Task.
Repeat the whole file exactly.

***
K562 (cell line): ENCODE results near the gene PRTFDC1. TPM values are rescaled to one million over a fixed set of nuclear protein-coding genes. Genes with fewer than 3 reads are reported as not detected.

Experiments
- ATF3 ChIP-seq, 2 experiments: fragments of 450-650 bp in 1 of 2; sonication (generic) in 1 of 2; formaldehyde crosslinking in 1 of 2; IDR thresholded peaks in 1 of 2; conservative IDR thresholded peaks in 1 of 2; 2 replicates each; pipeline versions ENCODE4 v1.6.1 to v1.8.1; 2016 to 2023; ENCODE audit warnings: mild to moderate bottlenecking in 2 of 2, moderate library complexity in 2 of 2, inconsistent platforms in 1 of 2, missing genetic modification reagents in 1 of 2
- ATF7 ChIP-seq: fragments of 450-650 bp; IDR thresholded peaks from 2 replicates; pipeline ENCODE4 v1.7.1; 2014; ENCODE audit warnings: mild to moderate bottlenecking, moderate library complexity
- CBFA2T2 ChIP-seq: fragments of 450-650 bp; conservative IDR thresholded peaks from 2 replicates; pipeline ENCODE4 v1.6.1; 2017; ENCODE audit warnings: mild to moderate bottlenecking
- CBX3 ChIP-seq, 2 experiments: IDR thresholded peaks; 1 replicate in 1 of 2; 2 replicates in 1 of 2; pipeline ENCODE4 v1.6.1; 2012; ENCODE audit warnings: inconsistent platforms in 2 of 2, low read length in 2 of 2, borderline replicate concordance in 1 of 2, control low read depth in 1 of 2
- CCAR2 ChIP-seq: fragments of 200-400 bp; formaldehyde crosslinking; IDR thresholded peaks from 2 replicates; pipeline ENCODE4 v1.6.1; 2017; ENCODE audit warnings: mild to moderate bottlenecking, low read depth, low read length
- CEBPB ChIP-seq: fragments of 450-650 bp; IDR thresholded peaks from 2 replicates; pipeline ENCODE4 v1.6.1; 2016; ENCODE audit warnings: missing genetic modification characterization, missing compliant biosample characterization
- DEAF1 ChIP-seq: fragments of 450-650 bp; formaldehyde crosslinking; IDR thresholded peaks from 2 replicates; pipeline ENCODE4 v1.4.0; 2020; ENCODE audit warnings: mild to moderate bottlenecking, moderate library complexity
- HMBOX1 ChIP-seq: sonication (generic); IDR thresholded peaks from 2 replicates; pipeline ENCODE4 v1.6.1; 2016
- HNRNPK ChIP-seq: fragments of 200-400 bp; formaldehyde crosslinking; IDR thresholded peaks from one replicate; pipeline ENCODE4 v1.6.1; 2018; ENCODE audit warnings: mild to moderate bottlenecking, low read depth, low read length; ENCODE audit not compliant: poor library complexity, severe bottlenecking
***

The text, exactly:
K562 (cell line): ENCODE results near the gene PRTFDC1. TPM values are rescaled to one million over a fixed set of nuclear protein-coding genes. Genes with fewer than 3 reads are reported as not detected.

Experiments
- ATF3 ChIP-seq, 2 experiments: fragments of 450-650 bp in 1 of 2; sonication (generic) in 1 of 2; formaldehyde crosslinking in 1 of 2; IDR thresholded peaks in 1 of 2; conservative IDR thresholded peaks in 1 of 2; 2 replicates each; pipeline versions ENCODE4 v1.6.1 to v1.8.1; 2016 to 2023; ENCODE audit warnings: mild to moderate bottlenecking in 2 of 2, moderate library complexity in 2 of 2, inconsistent platforms in 1 of 2, missing genetic modification reagents in 1 of 2
- ATF7 ChIP-seq: fragments of 450-650 bp; IDR thresholded peaks from 2 replicates; pipeline ENCODE4 v1.7.1; 2014; ENCODE audit warnings: mild to moderate bottlenecking, moderate library complexity
- CBFA2T2 ChIP-seq: fragments of 450-650 bp; conservative IDR thresholded peaks from 2 replicates; pipeline ENCODE4 v1.6.1; 2017; ENCODE audit warnings: mild to moderate bottlenecking
- CBX3 ChIP-seq, 2 experiments: IDR thresholded peaks; 1 replicate in 1 of 2; 2 replicates in 1 of 2; pipeline ENCODE4 v1.6.1; 2012; ENCODE audit warnings: inconsistent platforms in 2 of 2, low read length in 2 of 2, borderline replicate concordance in 1 of 2, control low read depth in 1 of 2
- CCAR2 ChIP-seq: fragments of 200-400 bp; formaldehyde crosslinking; IDR thresholded peaks from 2 replicates; pipeline ENCODE4 v1.6.1; 2017; ENCODE audit warnings: mild to moderate bottlenecking, low read depth, low read length
- CEBPB ChIP-seq: fragments of 450-650 bp; IDR thresholded peaks from 2 replicates; pipeline ENCODE4 v1.6.1; 2016; ENCODE audit warnings: missing genetic modification characterization, missing compliant biosample characterization
- DEAF1 ChIP-seq: fragments of 450-650 bp; formaldehyde crosslinking; IDR thresholded peaks from 2 replicates; pipeline ENCODE4 v1.4.0; 2020; ENCODE audit warnings: mild to moderate bottlenecking, moderate library complexity
- HMBOX1 ChIP-seq: sonication (generic); IDR thresholded peaks from 2 replicates; pipeline ENCODE4 v1.6.1; 2016
- HNRNPK ChIP-seq: fragments of 200-400 bp; formaldehyde crosslinking; IDR thresholded peaks from one replicate; pipeline ENCODE4 v1.6.1; 2018; ENCODE audit warnings: mild to moderate bottlenecking, low read depth, low read length; ENCODE audit not compliant: poor library complexity, severe bottlenecking